The flowers of the sarsaparilla are yellowish-white which are in bloom from May to August.

Pests and Diseases

Some root diseases affect root shape and quality. The serious diseases rot the root and completely destroy it. These diseases are caused by fungi that are found in soils. There are several foliar blights and seed blasting diseases that exert continual pressure. The fungi that cause these diseases are constantly present in air currents. Slugs can be a problem in the spring. The straw mulch creates an environment favoured by slugs and they will feed on both shoots and any roots that are close to the soil surface, sometimes causing significant losses. Slug damage occurs most frequently near the garden borders.

Medicinal Applications

• Passion flower was used to treat nervous restlessness and gastrointestinal spasms.


• The root has been used for centuries for sexual impotence, rheumatism, skin ailments, and as a general tonic for physical weakness.

• It is also used for headaches and joint pain, and against the common cold.

 • It is frequently used in the treatment of all infectious diseases where the blood shows some abnormal quality.

• The root of sarsaparilla was used internally and externally for leprosy and other skin problems such as psoriasis and dermatitis.

• Sarsaparilla has been used as a blood purifier and general tonic and also has been used worldwide for gout, syphilis, gonorrhea, wounds, venereal disease, fever, cough, scrofula, hypertension, digestive disorders, psoriasis, skin diseases, and cancer.

• Chinese research indicates that the root has a potential in treating leptospirosis, a rare disease transmitted to humans by rats.

• This herb helps fights herpes, reduces stress on the liver, is an effective fever reducer, and has mild antibiotic properties.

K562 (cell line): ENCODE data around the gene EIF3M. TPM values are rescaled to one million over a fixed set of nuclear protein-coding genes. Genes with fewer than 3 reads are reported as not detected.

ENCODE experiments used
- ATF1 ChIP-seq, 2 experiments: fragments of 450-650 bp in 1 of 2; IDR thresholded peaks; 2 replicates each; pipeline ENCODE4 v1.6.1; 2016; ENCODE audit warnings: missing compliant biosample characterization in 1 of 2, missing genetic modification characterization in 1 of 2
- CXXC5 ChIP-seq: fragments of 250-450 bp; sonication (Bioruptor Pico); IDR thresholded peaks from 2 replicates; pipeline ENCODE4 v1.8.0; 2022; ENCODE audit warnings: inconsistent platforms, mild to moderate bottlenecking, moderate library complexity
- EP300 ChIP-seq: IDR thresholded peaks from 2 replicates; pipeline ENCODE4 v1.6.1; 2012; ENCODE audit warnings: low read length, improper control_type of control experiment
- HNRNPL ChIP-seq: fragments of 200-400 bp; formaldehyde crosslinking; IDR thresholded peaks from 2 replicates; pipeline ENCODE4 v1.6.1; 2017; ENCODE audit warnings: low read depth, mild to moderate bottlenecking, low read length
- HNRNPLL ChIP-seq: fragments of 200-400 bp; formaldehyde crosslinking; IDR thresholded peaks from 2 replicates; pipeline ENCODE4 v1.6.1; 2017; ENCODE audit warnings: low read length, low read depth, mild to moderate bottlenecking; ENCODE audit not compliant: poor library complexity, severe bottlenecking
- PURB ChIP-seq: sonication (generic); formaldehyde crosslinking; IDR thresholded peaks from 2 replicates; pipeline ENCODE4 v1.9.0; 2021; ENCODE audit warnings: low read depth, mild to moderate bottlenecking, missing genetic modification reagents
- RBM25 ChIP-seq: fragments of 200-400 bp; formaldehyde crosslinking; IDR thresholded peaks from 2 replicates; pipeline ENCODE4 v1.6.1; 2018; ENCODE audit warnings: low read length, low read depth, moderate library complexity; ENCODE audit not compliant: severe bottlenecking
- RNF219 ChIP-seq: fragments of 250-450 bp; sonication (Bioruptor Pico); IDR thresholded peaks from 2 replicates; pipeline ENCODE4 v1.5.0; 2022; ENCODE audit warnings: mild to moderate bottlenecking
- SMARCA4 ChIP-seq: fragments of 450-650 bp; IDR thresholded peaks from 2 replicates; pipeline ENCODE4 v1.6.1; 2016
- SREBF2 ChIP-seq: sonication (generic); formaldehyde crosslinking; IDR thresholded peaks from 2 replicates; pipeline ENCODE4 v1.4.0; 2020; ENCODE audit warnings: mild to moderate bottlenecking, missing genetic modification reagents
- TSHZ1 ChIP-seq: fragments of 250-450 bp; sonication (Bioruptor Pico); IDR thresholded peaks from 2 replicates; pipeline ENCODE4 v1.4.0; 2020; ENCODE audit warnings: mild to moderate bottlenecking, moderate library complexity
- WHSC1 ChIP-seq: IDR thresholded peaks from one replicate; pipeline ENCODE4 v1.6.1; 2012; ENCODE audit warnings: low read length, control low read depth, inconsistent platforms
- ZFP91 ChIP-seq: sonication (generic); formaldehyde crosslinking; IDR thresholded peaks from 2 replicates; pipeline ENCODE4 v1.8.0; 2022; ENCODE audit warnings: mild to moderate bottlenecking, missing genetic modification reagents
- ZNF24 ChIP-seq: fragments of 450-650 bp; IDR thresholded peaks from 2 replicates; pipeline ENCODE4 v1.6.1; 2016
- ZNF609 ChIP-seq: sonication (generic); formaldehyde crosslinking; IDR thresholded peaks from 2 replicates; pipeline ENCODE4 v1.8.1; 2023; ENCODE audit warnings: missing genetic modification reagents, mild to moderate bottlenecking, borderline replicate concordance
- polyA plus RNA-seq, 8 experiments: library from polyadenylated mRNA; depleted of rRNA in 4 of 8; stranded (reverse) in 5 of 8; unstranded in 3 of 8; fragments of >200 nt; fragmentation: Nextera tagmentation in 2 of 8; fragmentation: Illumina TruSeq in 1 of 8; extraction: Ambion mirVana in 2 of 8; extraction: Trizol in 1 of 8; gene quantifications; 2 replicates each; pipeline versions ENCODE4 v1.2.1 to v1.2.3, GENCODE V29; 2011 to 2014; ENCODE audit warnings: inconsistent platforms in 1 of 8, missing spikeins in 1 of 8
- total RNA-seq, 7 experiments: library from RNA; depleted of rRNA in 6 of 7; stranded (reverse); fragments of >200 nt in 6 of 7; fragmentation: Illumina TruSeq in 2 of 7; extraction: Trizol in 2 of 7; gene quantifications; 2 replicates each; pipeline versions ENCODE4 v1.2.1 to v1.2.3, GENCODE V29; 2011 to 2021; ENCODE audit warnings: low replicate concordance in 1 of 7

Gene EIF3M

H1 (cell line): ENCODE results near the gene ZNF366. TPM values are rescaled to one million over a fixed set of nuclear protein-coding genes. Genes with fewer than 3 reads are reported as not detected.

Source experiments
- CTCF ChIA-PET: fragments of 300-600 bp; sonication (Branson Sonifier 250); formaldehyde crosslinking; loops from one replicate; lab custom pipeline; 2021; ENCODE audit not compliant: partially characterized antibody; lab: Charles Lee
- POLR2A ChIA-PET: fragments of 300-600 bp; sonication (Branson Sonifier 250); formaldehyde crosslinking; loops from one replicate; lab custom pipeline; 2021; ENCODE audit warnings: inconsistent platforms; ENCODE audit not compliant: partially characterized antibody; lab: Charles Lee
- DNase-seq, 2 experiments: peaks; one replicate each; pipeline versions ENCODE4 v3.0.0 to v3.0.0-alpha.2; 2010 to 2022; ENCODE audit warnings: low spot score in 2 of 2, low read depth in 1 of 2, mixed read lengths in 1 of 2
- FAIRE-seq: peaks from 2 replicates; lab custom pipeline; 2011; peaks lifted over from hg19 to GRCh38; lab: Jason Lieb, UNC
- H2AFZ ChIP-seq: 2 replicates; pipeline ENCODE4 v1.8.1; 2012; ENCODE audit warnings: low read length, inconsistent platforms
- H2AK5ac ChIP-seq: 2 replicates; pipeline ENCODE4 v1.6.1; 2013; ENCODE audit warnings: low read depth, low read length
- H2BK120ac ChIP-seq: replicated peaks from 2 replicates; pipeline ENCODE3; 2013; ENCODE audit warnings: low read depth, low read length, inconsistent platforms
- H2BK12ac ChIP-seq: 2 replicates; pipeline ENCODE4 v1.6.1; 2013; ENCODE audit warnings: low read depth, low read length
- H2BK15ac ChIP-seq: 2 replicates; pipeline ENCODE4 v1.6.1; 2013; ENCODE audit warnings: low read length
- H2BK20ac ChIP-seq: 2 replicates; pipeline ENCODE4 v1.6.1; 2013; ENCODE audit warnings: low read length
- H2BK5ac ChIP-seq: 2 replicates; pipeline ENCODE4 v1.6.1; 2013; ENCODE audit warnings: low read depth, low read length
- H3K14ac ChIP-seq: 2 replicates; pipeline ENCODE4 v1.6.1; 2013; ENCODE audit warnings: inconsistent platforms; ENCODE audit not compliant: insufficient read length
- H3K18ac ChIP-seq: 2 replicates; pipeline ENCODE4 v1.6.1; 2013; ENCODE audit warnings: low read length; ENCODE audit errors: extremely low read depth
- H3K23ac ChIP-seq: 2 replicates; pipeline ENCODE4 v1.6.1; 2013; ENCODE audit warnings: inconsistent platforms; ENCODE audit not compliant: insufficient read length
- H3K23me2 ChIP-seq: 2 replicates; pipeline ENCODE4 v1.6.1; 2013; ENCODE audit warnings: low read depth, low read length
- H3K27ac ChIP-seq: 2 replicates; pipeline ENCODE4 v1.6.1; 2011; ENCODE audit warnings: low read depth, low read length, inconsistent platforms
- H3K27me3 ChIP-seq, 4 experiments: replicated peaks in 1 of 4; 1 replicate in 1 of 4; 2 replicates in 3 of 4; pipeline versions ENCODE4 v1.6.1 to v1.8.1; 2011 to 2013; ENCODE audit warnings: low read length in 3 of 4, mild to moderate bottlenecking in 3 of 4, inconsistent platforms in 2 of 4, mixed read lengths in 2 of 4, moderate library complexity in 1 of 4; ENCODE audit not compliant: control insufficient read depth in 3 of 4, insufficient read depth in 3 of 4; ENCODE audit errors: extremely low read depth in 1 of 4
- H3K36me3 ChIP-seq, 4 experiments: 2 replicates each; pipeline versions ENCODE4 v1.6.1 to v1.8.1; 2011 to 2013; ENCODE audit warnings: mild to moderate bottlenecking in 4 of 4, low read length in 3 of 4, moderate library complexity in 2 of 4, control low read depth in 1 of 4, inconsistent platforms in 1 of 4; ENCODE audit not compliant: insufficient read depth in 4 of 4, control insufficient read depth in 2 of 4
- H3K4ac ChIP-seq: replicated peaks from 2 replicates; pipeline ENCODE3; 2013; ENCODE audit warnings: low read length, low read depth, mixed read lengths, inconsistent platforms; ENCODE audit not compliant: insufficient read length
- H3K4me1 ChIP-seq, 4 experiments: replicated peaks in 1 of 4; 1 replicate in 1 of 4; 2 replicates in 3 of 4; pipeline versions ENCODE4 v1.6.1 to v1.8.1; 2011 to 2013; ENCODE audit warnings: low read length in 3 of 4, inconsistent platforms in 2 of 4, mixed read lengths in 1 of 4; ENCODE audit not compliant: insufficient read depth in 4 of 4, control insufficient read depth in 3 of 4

• It should be considered and is especially useful for rheumatoid arthritis.

• Its testosterogenic effect leads to increased muscle bulk and has a potential for treating impotence.

• Its progesterogenic action makes it beneficial in premenstrual problems, debility, and depression associated with menopause.

Commercial Applications


•  Sarsaparilla has been used as an ingredient in root beer and other beverages for its foaming properties.

• The root is brewed and used as a substitute for tea.

• Sarsaparilla is used to make a gourmet version of home-made root beer syrup.

• It is used as a flavouring agent for many soft drinks.


According to the astro reports the sarsaparilla is governed by the planet Mars.

Folklores and Myths

Sarsaparilla root is best known as flavouring for beverages, and in keeping with the benefits of such herbal drinks, is said to grant health and happiness and to prolong life. Sarsaparilla burned with cinnamon chips and sandalwood draws money; burned with frankincense and myrrh, it blesses a house. Combine these 5 ingredients for money house blessing. Blend sarsaparilla, damiana, juniper berries, and other love herbs to arouse sexual passion towards us. It is believed that for a steady-money hand, combine sarsaparilla, smart weed, fenugreek seeds, Irish moss, and sassafras, plus one coin each of 5 different denominations and carries these in a green bag anointed weekly with Special Oil Number 20.